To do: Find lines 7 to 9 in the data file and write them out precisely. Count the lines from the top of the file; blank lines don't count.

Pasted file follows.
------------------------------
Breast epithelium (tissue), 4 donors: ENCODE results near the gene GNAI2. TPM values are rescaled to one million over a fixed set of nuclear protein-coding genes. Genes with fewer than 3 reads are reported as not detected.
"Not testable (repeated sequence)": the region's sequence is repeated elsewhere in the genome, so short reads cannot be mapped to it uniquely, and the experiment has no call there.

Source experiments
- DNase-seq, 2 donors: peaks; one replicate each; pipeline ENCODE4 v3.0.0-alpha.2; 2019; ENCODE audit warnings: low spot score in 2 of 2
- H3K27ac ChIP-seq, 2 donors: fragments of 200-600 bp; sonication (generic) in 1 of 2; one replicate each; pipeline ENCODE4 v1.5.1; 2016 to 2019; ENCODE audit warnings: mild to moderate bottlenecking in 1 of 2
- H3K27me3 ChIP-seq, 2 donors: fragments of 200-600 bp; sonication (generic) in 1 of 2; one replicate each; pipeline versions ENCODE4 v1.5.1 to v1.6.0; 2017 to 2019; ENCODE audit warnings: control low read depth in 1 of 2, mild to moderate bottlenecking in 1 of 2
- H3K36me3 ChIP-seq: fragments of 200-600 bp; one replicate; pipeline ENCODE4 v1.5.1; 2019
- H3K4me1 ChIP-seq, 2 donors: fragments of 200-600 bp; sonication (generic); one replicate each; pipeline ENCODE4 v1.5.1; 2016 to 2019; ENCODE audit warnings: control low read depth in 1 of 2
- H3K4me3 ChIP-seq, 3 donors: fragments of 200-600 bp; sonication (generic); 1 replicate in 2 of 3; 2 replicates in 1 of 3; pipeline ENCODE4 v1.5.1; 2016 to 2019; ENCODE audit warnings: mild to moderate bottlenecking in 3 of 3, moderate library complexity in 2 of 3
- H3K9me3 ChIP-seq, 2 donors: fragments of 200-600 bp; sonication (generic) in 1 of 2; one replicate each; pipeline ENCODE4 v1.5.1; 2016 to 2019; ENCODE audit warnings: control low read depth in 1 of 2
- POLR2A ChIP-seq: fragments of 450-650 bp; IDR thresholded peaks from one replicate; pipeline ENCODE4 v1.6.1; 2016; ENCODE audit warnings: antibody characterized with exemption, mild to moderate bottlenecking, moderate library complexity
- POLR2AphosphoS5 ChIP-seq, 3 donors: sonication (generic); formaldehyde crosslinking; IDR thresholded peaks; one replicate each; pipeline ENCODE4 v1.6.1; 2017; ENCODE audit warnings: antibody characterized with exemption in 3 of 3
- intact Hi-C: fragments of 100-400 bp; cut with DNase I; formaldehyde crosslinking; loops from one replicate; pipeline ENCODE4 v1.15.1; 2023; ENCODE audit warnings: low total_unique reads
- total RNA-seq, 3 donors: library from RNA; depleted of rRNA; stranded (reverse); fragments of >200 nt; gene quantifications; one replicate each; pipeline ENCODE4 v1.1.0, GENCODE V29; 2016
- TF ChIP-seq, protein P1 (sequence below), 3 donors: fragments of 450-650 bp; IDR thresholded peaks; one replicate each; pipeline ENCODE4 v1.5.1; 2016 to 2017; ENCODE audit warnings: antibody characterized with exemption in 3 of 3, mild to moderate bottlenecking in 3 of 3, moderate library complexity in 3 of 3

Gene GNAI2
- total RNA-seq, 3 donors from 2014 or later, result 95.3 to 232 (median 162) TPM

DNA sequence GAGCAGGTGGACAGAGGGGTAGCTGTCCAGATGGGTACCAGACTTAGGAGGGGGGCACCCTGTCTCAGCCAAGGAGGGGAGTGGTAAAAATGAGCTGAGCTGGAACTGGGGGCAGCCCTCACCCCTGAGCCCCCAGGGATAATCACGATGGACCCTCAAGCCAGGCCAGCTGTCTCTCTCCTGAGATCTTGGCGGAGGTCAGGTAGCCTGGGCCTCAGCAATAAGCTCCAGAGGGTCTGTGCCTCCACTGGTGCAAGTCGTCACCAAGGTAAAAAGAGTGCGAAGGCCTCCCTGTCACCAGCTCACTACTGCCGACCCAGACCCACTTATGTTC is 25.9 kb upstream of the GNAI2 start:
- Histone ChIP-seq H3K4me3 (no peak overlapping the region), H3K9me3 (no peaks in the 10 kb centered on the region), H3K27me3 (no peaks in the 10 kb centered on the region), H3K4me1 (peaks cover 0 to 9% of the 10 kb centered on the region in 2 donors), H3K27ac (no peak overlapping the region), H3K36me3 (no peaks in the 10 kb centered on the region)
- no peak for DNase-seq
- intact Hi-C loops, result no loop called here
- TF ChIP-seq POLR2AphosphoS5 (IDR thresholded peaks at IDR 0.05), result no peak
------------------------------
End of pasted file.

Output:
- H3K36me3 ChIP-seq: fragments of 200-600 bp; one replicate; pipeline ENCODE4 v1.5.1; 2019
- H3K4me1 ChIP-seq, 2 donors: fragments of 200-600 bp; sonication (generic); one replicate each; pipeline ENCODE4 v1.5.1; 2016 to 2019; ENCODE audit warnings: control low read depth in 1 of 2
- H3K4me3 ChIP-seq, 3 donors: fragments of 200-600 bp; sonication (generic); 1 replicate in 2 of 3; 2 replicates in 1 of 3; pipeline ENCODE4 v1.5.1; 2016 to 2019; ENCODE audit warnings: mild to moderate bottlenecking in 3 of 3, moderate library complexity in 2 of 3